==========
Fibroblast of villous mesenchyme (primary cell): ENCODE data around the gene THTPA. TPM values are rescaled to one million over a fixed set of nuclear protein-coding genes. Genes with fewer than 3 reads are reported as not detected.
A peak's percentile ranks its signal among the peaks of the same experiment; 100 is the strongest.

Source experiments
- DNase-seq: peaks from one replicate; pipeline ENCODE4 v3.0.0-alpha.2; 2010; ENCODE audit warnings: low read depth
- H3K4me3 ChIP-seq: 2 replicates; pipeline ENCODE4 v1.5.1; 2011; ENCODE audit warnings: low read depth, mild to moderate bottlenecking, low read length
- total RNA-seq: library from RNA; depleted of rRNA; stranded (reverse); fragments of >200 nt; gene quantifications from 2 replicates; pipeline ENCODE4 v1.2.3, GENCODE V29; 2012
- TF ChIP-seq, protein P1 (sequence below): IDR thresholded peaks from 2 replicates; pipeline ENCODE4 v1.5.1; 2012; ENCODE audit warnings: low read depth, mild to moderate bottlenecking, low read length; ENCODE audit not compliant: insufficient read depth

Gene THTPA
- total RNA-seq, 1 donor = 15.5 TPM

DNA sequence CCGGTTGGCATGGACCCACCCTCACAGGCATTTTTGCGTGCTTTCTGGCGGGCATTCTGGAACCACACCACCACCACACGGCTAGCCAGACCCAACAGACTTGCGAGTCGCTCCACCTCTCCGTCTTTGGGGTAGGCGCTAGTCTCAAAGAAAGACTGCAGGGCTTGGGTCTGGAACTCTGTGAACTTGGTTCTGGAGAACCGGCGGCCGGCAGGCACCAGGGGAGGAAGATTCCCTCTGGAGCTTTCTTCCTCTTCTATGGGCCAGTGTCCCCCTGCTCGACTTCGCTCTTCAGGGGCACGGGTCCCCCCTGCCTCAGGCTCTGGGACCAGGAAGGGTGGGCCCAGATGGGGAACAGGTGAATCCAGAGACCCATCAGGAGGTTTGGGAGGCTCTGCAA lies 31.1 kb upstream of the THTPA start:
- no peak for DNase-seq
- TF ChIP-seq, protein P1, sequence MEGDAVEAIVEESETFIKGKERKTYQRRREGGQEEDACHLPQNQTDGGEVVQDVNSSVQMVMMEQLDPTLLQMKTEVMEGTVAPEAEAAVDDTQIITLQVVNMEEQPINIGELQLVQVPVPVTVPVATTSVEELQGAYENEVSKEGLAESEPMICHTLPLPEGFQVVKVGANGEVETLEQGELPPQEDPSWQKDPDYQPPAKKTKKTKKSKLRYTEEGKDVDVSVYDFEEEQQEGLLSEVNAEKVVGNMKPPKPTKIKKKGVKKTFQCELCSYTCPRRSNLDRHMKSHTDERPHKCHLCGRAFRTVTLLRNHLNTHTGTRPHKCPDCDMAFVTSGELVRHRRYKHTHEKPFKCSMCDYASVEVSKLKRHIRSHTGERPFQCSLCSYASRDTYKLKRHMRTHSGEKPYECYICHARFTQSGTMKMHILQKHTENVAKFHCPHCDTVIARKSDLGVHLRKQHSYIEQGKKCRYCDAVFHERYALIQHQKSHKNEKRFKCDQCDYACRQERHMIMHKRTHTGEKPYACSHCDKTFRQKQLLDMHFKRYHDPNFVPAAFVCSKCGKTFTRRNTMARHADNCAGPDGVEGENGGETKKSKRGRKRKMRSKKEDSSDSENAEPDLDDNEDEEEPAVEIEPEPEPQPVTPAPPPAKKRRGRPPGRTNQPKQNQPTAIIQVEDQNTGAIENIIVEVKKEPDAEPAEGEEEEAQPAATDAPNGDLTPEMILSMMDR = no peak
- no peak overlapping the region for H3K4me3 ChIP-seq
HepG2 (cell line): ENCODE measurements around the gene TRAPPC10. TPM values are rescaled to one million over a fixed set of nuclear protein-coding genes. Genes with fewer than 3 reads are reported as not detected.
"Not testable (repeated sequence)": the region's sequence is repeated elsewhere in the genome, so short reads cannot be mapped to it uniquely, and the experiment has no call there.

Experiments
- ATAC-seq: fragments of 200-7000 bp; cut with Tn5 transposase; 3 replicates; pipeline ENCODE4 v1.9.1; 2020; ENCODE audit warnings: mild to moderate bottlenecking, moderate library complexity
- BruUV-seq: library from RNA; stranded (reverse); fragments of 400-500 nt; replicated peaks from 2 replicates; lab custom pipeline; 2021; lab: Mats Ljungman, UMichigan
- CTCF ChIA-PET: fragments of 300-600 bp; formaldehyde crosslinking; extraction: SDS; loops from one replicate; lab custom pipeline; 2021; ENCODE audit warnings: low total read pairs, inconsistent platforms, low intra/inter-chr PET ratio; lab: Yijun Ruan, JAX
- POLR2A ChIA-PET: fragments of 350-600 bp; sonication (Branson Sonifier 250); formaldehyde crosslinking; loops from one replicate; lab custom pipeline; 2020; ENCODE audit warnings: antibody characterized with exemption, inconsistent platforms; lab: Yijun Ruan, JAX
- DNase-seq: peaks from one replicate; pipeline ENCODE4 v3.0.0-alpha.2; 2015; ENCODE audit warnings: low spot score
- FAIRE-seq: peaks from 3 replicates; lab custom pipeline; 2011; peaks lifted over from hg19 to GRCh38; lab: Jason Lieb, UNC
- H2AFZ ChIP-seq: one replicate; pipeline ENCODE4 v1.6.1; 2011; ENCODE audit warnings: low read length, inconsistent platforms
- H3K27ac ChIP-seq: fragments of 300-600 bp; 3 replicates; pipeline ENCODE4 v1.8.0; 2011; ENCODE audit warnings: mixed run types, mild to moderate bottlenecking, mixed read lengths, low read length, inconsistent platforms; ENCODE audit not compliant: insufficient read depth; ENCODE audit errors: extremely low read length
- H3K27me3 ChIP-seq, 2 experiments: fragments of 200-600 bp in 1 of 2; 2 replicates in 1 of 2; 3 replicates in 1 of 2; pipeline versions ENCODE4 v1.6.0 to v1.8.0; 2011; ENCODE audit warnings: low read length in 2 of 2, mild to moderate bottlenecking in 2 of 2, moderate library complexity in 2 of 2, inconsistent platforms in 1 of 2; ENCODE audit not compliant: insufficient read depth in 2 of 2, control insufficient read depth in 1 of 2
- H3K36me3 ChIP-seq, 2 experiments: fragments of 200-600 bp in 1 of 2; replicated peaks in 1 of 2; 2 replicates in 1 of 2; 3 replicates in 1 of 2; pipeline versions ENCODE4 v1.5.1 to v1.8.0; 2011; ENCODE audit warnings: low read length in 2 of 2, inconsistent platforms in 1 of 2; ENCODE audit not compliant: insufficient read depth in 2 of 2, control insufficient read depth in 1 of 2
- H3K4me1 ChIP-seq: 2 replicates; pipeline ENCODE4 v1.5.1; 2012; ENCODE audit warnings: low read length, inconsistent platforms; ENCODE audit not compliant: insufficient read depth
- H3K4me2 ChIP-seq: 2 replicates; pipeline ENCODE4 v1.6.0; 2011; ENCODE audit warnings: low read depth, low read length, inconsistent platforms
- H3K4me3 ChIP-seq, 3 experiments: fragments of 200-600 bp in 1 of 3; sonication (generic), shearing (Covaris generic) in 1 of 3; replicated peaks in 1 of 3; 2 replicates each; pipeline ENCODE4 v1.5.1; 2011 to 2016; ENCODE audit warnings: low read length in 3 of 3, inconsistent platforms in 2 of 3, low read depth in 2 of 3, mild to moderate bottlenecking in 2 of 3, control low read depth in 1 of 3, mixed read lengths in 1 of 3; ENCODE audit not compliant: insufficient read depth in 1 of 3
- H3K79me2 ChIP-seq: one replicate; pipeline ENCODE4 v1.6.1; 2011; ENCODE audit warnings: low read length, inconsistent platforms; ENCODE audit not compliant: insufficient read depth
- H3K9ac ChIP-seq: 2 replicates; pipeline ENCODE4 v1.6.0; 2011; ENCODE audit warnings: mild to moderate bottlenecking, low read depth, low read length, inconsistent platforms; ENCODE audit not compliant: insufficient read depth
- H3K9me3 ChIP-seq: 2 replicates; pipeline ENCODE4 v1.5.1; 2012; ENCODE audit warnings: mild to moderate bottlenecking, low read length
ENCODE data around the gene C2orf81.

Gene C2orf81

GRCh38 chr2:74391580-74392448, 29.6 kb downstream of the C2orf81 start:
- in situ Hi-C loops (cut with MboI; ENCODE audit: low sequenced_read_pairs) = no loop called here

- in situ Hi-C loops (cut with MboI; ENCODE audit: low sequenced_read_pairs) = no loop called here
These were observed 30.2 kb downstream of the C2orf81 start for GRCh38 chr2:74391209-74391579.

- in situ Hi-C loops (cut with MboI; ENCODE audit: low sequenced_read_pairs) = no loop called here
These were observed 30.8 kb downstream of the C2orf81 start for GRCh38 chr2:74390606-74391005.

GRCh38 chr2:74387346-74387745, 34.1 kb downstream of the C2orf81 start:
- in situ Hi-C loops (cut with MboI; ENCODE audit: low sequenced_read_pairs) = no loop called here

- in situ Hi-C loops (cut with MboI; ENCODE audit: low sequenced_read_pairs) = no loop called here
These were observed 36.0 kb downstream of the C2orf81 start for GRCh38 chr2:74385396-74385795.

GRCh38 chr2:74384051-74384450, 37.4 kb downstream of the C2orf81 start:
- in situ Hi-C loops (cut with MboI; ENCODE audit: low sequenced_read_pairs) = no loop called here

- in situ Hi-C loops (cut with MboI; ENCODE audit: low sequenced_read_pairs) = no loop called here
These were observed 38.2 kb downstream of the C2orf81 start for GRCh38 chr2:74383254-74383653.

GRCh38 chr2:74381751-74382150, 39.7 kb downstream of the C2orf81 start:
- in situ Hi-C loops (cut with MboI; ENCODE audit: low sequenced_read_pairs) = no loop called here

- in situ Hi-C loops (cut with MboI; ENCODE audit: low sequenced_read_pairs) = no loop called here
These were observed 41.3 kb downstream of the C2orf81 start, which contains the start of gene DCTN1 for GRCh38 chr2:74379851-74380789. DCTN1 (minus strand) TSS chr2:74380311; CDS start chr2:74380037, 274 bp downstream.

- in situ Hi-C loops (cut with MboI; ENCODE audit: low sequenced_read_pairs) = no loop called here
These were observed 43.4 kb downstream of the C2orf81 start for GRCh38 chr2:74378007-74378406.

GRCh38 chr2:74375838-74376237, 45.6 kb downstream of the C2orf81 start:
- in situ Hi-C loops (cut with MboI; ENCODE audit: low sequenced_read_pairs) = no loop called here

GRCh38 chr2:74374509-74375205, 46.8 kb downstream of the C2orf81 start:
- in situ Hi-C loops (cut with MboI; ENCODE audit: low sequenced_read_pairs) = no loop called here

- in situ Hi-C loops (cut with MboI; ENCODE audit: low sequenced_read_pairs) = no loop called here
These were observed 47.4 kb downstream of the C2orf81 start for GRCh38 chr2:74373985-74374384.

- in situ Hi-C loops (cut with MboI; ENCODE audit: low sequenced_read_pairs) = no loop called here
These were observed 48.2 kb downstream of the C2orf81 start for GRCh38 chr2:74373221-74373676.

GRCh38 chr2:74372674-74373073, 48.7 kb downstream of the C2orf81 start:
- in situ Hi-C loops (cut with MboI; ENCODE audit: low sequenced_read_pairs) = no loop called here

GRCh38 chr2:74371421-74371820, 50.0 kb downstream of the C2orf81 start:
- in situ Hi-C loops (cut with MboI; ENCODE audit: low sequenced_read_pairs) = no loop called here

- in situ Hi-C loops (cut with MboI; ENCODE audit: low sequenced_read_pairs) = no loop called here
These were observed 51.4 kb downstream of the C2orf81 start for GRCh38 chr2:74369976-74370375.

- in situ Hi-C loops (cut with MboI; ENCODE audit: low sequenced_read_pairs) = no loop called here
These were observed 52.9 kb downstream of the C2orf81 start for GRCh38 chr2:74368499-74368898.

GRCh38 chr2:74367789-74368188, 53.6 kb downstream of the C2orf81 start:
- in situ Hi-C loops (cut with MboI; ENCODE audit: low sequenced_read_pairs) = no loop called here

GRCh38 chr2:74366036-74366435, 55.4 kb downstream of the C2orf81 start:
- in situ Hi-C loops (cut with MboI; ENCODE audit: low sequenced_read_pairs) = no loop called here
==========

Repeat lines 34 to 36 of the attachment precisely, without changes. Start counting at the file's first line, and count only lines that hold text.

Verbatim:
Gene C2orf81

GRCh38 chr2:74391580-74392448, 29.6 kb downstream of the C2orf81 start:
- in situ Hi-C loops (cut with MboI; ENCODE audit: low sequenced_read_pairs) = no loop called here